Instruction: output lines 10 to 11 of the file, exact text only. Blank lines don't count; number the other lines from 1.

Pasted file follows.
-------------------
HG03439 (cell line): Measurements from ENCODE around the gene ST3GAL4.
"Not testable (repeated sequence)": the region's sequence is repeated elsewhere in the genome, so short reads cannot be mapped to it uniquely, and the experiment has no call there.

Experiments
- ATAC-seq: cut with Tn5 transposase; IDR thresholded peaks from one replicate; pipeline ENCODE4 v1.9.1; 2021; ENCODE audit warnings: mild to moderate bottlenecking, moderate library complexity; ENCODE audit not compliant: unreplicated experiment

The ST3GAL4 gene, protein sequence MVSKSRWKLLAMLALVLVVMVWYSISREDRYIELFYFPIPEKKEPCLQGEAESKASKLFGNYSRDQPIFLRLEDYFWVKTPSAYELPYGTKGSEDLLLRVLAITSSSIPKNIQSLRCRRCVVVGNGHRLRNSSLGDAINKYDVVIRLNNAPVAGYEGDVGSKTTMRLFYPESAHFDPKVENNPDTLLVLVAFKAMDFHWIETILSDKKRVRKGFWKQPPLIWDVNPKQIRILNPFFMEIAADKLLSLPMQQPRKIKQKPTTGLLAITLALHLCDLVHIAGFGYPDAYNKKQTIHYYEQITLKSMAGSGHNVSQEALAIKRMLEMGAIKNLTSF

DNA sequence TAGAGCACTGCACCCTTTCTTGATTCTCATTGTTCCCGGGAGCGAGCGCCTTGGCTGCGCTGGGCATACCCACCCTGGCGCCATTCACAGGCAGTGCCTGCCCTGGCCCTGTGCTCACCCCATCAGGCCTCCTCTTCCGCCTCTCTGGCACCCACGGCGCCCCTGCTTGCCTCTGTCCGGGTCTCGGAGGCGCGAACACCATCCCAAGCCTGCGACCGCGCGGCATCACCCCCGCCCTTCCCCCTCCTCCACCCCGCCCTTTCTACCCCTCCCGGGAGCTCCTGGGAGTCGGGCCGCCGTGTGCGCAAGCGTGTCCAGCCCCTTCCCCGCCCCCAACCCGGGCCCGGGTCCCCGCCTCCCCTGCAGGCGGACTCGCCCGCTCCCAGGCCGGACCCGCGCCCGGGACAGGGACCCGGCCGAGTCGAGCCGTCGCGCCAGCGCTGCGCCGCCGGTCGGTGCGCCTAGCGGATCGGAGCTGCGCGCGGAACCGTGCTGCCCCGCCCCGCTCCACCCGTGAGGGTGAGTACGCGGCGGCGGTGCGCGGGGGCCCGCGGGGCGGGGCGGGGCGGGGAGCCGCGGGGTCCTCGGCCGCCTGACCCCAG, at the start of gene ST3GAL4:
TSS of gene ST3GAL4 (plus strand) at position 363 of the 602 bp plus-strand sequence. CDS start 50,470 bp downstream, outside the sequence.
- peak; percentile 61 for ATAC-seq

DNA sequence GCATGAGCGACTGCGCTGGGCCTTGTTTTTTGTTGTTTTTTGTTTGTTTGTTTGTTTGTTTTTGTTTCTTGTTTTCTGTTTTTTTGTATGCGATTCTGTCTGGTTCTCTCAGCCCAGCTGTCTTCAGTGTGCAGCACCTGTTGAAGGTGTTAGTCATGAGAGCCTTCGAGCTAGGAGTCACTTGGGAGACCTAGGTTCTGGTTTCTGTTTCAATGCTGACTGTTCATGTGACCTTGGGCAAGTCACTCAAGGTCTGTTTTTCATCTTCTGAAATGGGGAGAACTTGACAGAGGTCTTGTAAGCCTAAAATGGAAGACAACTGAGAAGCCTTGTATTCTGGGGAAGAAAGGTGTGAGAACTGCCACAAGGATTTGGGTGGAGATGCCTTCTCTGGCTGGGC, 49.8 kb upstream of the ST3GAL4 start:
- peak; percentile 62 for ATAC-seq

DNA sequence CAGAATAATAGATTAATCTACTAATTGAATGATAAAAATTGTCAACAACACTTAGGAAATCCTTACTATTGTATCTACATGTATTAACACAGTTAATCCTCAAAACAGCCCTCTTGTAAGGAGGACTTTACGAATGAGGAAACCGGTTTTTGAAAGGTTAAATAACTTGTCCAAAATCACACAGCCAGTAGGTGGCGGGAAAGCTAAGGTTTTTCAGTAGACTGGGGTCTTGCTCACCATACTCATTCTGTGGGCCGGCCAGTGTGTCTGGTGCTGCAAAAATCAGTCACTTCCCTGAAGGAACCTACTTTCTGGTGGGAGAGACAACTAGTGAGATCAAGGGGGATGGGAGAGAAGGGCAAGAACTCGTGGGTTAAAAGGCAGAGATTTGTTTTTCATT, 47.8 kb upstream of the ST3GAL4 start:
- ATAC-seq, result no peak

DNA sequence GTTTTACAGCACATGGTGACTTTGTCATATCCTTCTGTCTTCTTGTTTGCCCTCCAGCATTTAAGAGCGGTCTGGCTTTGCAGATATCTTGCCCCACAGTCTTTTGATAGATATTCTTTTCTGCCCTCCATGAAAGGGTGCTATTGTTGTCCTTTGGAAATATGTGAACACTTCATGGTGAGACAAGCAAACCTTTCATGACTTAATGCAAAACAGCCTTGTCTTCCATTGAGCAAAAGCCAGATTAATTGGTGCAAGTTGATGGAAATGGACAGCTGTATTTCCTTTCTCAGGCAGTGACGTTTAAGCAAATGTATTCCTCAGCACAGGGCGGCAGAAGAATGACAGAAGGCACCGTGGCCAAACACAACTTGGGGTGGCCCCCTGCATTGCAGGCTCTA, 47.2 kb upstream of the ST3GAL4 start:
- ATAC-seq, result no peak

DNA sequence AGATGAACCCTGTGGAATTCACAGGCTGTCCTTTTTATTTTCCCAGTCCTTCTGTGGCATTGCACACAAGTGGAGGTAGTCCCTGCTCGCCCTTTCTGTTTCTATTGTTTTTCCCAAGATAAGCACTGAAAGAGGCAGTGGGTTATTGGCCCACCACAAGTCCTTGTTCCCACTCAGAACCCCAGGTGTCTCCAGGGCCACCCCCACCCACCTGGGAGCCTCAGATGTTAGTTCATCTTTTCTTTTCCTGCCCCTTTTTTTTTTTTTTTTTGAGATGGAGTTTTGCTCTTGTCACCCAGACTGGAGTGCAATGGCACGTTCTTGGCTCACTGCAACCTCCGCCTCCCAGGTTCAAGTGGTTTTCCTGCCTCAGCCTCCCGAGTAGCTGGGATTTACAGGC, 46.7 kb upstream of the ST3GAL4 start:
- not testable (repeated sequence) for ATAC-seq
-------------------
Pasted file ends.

- peak; percentile 62 for ATAC-seq

DNA sequence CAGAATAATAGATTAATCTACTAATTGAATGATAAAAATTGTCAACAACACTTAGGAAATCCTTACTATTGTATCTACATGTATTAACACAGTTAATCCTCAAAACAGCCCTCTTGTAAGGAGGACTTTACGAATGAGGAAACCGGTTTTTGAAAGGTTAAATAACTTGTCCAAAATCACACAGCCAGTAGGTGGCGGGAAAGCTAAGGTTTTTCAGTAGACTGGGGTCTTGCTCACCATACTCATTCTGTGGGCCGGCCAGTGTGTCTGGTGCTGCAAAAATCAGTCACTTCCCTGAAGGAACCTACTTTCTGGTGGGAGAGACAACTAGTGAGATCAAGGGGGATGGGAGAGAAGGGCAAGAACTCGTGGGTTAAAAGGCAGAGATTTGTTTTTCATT, 47.8 kb upstream of the ST3GAL4 start: